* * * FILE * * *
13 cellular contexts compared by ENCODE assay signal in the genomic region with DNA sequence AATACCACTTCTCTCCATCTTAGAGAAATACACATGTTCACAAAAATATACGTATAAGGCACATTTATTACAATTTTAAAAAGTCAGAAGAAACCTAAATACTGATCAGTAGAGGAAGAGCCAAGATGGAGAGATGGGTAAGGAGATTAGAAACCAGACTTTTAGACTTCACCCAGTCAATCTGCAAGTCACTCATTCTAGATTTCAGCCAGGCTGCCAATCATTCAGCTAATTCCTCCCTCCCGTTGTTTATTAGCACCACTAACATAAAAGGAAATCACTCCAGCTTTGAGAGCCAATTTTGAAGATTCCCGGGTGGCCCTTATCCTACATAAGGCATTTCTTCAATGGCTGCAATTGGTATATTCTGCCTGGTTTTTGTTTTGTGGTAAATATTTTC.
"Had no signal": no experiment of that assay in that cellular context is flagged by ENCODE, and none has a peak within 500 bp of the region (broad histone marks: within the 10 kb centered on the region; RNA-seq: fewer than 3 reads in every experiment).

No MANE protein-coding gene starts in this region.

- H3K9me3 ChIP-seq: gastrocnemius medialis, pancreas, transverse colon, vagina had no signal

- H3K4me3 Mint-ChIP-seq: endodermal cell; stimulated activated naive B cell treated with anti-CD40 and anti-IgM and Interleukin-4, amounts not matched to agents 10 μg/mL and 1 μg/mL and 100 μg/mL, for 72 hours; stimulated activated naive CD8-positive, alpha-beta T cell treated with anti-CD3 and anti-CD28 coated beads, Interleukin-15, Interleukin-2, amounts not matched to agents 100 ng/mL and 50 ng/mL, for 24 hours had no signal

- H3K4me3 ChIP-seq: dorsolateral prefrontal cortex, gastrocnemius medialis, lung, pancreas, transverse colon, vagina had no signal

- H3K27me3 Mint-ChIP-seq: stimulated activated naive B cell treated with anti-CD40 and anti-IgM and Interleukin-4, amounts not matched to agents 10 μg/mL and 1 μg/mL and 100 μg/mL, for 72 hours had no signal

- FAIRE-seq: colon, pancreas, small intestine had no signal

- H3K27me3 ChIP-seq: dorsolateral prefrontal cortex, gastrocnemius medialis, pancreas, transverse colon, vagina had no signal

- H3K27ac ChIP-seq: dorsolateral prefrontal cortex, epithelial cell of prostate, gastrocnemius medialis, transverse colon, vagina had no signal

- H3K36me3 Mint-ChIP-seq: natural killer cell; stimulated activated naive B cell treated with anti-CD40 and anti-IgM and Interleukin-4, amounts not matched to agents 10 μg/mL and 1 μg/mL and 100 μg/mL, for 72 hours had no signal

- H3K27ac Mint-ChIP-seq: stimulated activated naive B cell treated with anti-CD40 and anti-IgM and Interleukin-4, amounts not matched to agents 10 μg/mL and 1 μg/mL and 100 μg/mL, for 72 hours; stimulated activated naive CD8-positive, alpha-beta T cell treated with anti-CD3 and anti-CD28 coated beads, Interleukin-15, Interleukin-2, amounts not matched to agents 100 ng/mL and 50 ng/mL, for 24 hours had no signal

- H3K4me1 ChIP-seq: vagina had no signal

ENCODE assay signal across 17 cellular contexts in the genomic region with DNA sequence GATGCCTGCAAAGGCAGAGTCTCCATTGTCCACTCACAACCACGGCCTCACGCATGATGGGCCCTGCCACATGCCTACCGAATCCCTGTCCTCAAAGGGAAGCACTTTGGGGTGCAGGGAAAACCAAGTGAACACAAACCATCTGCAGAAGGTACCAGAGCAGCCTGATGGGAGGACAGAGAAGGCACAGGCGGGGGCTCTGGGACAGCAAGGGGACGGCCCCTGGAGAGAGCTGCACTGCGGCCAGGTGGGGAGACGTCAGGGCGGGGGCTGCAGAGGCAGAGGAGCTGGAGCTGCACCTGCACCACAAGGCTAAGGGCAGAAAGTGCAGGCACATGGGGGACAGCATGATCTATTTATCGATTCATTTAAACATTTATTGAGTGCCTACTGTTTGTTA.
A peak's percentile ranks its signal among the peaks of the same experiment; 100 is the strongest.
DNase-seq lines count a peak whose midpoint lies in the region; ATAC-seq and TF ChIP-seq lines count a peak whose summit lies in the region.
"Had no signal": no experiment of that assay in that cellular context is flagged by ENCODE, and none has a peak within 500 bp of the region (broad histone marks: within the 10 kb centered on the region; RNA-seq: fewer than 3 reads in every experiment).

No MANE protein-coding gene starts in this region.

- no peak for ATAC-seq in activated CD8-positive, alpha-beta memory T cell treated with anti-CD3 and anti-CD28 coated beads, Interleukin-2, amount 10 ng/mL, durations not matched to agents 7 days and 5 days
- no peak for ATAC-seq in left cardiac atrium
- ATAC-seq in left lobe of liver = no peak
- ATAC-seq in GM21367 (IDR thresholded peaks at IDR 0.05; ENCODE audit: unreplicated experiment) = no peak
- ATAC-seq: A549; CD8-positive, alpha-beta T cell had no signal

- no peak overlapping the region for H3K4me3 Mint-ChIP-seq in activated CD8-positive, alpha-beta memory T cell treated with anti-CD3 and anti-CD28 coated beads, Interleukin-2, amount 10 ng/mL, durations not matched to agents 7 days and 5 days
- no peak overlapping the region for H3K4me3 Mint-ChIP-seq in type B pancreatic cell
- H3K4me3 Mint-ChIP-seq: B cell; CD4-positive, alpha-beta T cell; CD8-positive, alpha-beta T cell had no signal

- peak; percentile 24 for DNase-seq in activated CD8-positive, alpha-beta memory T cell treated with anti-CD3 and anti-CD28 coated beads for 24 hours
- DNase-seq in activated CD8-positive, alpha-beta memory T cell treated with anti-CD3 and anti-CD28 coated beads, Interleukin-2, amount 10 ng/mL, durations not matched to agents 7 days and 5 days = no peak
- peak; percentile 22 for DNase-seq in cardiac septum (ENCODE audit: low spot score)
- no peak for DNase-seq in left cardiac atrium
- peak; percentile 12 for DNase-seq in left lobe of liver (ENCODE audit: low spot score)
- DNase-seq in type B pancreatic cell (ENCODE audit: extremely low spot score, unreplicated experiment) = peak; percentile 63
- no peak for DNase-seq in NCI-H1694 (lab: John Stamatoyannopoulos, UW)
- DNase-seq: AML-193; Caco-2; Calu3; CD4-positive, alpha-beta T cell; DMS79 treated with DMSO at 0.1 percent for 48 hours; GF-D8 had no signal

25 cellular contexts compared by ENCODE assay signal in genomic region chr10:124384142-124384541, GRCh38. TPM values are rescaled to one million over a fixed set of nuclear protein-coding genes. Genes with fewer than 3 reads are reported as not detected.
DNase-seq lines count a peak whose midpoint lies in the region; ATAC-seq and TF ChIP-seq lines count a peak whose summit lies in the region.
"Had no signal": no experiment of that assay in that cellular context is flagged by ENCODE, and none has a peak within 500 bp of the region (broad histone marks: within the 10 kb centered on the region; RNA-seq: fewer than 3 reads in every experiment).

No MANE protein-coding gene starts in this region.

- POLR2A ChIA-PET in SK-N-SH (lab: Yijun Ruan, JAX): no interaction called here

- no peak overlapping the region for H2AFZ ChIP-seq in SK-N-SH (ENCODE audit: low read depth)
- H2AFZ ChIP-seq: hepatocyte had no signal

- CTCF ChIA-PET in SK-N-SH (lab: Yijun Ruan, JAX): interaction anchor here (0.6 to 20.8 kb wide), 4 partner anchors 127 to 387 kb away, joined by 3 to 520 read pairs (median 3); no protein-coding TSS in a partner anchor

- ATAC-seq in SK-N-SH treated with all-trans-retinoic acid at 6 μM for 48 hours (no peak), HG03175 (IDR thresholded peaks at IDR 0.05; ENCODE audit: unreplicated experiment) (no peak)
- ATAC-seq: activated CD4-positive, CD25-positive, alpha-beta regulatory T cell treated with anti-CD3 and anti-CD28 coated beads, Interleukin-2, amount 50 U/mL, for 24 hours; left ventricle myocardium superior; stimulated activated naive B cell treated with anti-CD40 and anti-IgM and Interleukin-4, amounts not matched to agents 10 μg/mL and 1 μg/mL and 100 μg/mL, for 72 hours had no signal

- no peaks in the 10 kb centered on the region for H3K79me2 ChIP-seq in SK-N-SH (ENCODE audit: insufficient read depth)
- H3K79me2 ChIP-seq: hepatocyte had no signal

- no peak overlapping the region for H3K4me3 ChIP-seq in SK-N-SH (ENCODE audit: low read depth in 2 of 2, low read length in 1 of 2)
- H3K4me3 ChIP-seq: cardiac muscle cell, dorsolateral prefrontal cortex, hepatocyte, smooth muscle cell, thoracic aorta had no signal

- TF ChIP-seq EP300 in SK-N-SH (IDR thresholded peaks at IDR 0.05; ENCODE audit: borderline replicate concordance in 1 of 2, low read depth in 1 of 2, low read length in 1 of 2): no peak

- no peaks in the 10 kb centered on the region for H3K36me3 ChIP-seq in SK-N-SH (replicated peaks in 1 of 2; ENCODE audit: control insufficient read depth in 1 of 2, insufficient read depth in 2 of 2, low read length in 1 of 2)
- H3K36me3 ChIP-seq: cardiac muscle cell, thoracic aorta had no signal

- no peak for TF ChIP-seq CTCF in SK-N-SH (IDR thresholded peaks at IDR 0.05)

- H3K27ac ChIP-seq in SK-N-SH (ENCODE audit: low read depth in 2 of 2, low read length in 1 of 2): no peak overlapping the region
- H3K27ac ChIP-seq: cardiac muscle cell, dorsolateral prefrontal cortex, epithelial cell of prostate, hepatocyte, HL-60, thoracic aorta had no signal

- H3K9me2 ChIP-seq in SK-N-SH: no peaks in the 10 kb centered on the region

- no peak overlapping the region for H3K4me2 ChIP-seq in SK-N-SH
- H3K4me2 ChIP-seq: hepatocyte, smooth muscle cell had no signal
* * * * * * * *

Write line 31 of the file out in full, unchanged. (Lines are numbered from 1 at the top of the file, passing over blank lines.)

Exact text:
- peak; percentile 12 for DNase-seq in left lobe of liver (ENCODE audit: low spot score)